Researchers are testing a new experimental therapy consisting of doses of specialized immune system cells that are engineered in the lab. This therapy, which is being tested in other cancers, is now in a trial to see if this treatment is safe and effective for pancreatic cancer.
What Are Tumor-Associated Antigen-Specific Cytotoxic T Lymphocytes?
Tumor-associated antigens (TAAs) are proteins that occur specifically in tumor cells. Tumor-associated antigen (TAA)-specific cytotoxic T lymphocytes are immune cells that have been engineered to target TAAs. Therapies that target TAAs may cause fewer system-wide side effects than conventional chemotherapy, because they specifically target tumor cells, unlike most chemotherapies, which can affect all cells.
More Details about this Trial
This trial is for patients whose pancreatic cancer has not responded to treatment or has returned after treatment; patients who have not had treatment, because they are not eligible or by choice; and patients who are planning to have tumor removal surgery after treatment. Participants who are currently receiving standard chemotherapies will continue with those treatments during the trial.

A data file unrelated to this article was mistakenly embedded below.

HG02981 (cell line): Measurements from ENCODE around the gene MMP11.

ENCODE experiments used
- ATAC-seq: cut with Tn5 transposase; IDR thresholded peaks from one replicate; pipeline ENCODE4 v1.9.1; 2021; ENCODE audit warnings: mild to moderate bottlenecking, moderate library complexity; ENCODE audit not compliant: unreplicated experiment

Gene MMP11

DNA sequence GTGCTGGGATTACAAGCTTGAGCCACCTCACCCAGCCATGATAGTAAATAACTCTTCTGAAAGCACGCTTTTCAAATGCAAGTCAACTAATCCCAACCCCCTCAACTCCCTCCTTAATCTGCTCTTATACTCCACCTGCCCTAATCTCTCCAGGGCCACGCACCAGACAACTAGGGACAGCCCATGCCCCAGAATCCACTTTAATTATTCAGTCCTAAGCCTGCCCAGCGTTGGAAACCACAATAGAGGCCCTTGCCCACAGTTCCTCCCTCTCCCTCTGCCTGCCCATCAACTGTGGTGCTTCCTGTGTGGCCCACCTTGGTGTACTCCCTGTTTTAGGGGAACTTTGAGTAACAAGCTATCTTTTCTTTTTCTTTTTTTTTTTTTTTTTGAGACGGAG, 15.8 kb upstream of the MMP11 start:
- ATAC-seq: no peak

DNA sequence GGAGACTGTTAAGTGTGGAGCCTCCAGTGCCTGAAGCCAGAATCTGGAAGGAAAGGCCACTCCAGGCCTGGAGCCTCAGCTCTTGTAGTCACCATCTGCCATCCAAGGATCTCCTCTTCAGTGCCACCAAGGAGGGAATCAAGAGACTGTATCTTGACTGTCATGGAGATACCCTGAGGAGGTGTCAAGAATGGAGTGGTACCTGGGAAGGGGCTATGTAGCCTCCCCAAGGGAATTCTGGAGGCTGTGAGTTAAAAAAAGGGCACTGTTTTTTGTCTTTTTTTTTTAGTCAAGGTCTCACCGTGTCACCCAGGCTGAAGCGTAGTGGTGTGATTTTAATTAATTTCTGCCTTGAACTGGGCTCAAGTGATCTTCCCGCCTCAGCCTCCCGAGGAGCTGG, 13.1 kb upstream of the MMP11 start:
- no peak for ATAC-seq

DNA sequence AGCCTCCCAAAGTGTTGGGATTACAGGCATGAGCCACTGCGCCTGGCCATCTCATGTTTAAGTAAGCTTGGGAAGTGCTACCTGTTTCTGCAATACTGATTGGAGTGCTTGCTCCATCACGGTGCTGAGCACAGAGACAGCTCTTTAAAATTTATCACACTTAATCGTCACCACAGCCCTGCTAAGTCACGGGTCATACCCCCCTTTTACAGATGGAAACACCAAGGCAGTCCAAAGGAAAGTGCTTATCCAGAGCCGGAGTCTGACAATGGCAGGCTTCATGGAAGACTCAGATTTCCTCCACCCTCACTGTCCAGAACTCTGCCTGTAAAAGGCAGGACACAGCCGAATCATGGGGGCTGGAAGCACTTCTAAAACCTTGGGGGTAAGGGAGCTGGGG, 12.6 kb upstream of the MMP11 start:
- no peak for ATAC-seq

The TAA-specific cytotoxic T cells must be grown in the lab. This requires all trial participants to give blood so the researchers can extract the patient’s own T cells. These cells will then be engineered to recognize a specific set of TAAs. It may take one to two months before the cells are ready to be administered back to the patient. All participants will receive six doses of the cells, at monthly intervals. After the treatment has ended participants will be followed by regular scans and bloodwork. As part of the bloodwork the researchers will conduct extra tests to look at how long the TAA-specific cytotoxic T cells remain in the system, and to check the immune system response to the cancer.
We encourage you to consult your physicians for clinical trials that may be right for you. The website ClinicalTrials.gov provides more details about this trial as well as many others. You can visit the Clinical Trial Finder for a listing of all active pancreatic cancer clinical trials.